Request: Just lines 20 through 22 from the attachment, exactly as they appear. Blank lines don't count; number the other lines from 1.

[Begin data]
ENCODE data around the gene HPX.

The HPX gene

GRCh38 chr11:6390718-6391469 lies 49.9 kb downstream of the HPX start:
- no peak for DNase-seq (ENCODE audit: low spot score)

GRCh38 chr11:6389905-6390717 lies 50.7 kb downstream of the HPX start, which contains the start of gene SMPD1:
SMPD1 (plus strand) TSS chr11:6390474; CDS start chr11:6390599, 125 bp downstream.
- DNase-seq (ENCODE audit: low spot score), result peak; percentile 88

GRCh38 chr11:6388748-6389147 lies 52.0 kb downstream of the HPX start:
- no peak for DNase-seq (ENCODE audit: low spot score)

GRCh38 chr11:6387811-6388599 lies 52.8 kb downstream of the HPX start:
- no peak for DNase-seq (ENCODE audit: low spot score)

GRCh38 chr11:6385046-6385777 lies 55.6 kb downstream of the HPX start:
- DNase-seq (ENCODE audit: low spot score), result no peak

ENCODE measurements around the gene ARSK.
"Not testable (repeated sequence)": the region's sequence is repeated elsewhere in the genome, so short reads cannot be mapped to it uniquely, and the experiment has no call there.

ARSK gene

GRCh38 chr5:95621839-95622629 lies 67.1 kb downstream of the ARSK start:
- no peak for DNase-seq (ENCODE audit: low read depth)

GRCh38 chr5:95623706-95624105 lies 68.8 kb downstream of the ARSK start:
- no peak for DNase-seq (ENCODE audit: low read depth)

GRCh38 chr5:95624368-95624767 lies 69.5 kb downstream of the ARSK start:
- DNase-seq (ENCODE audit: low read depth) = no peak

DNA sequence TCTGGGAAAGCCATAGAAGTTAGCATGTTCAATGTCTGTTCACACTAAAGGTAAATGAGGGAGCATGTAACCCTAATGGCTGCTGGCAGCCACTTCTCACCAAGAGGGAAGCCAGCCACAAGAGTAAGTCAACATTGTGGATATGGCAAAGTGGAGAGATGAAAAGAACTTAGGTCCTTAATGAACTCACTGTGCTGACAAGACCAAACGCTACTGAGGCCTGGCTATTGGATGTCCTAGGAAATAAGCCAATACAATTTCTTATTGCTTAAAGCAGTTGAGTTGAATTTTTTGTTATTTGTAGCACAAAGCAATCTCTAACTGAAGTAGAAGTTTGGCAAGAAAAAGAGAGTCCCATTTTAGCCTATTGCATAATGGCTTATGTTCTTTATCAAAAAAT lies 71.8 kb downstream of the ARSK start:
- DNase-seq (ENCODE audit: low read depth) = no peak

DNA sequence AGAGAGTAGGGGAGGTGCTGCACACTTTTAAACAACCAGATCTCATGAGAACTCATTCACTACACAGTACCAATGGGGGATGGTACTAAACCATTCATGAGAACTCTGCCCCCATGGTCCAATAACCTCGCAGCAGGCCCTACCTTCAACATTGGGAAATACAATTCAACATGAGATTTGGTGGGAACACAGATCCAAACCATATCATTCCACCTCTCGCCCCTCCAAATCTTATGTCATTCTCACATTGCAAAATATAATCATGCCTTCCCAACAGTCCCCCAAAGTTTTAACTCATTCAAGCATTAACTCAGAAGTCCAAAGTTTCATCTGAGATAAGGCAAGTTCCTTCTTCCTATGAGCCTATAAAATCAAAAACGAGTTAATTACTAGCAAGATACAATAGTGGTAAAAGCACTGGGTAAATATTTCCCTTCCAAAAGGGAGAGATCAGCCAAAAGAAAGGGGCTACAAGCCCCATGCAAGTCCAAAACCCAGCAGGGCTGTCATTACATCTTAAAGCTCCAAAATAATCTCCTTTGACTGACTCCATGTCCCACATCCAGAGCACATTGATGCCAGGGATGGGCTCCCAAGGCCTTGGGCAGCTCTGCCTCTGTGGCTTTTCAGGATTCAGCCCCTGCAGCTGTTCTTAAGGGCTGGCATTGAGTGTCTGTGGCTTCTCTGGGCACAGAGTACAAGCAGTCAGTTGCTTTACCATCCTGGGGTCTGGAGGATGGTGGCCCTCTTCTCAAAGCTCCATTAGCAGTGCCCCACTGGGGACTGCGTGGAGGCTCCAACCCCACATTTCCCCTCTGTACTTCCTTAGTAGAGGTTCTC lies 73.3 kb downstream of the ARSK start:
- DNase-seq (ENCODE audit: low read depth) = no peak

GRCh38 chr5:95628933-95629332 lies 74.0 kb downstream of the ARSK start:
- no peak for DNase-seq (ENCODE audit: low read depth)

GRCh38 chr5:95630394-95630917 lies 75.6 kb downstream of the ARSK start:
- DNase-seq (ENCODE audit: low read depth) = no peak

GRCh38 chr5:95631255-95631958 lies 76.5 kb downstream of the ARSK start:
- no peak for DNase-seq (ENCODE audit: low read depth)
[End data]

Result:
- no peak for DNase-seq (ENCODE audit: low read depth)

GRCh38 chr5:95624368-95624767 lies 69.5 kb downstream of the ARSK start:
- DNase-seq (ENCODE audit: low read depth) = no peak